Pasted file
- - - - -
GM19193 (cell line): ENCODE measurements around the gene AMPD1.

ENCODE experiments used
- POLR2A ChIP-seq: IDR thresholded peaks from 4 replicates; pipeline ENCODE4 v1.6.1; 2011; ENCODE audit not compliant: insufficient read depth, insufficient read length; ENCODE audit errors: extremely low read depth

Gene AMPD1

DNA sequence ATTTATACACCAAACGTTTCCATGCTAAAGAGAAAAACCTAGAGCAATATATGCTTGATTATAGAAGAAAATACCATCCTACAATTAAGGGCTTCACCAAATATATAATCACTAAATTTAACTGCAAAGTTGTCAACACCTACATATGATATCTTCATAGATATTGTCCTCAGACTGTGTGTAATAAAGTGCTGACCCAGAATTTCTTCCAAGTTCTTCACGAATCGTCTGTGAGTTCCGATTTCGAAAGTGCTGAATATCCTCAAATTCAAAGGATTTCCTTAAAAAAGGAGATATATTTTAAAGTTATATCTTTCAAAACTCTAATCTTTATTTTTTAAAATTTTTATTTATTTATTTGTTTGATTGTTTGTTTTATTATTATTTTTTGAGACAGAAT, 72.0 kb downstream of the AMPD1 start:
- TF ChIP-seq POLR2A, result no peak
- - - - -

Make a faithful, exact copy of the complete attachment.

GM19193 (cell line): ENCODE measurements around the gene AMPD1.

ENCODE experiments used
- POLR2A ChIP-seq: IDR thresholded peaks from 4 replicates; pipeline ENCODE4 v1.6.1; 2011; ENCODE audit not compliant: insufficient read depth, insufficient read length; ENCODE audit errors: extremely low read depth

Gene AMPD1

DNA sequence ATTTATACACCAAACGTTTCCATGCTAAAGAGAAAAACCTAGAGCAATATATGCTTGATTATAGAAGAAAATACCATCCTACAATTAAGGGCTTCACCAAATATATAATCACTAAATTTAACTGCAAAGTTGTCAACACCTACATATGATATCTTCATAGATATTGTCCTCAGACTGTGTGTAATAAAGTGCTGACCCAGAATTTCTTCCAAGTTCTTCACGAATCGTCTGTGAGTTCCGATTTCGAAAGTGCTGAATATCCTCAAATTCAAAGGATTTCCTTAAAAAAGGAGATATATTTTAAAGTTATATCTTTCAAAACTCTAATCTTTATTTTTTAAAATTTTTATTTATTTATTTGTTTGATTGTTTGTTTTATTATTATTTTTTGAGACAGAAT, 72.0 kb downstream of the AMPD1 start:
- TF ChIP-seq POLR2A, result no peak